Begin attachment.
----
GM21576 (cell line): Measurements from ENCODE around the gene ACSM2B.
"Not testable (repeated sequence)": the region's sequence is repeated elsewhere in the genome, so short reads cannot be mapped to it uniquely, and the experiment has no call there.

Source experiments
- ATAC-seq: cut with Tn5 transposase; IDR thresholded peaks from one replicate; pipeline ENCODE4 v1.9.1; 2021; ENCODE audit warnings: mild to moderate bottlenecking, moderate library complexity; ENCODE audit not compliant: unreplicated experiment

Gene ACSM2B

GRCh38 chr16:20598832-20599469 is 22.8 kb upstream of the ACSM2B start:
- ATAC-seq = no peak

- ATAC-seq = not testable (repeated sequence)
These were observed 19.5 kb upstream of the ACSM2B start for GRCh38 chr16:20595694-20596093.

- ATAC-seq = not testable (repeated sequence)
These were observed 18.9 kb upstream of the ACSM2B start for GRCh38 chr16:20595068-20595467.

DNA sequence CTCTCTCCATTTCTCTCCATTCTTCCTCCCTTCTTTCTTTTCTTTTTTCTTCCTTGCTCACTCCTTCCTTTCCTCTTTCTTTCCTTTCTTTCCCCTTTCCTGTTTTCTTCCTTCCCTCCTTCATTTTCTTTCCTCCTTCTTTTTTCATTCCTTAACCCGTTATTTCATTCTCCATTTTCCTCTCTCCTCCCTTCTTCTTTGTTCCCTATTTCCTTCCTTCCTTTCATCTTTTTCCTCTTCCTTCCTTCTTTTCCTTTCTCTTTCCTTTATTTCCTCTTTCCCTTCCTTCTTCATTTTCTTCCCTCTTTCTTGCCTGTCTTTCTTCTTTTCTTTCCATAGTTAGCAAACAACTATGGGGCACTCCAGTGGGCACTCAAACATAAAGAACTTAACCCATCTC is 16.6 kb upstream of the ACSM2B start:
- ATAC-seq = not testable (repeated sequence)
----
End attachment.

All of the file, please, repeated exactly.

GM21576 (cell line): Measurements from ENCODE around the gene ACSM2B.
"Not testable (repeated sequence)": the region's sequence is repeated elsewhere in the genome, so short reads cannot be mapped to it uniquely, and the experiment has no call there.

Source experiments
- ATAC-seq: cut with Tn5 transposase; IDR thresholded peaks from one replicate; pipeline ENCODE4 v1.9.1; 2021; ENCODE audit warnings: mild to moderate bottlenecking, moderate library complexity; ENCODE audit not compliant: unreplicated experiment

Gene ACSM2B

GRCh38 chr16:20598832-20599469 is 22.8 kb upstream of the ACSM2B start:
- ATAC-seq = no peak

- ATAC-seq = not testable (repeated sequence)
These were observed 19.5 kb upstream of the ACSM2B start for GRCh38 chr16:20595694-20596093.

- ATAC-seq = not testable (repeated sequence)
These were observed 18.9 kb upstream of the ACSM2B start for GRCh38 chr16:20595068-20595467.

DNA sequence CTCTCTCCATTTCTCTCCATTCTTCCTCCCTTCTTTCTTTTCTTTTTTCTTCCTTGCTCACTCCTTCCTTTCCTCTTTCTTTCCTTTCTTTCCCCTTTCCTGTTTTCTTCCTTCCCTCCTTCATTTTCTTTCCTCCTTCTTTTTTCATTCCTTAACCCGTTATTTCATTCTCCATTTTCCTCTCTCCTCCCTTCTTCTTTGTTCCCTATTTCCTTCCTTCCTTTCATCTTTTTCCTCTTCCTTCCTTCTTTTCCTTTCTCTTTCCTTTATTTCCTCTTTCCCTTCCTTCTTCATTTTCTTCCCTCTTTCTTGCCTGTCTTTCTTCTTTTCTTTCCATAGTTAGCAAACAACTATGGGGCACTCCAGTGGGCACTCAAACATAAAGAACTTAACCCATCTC is 16.6 kb upstream of the ACSM2B start:
- ATAC-seq = not testable (repeated sequence)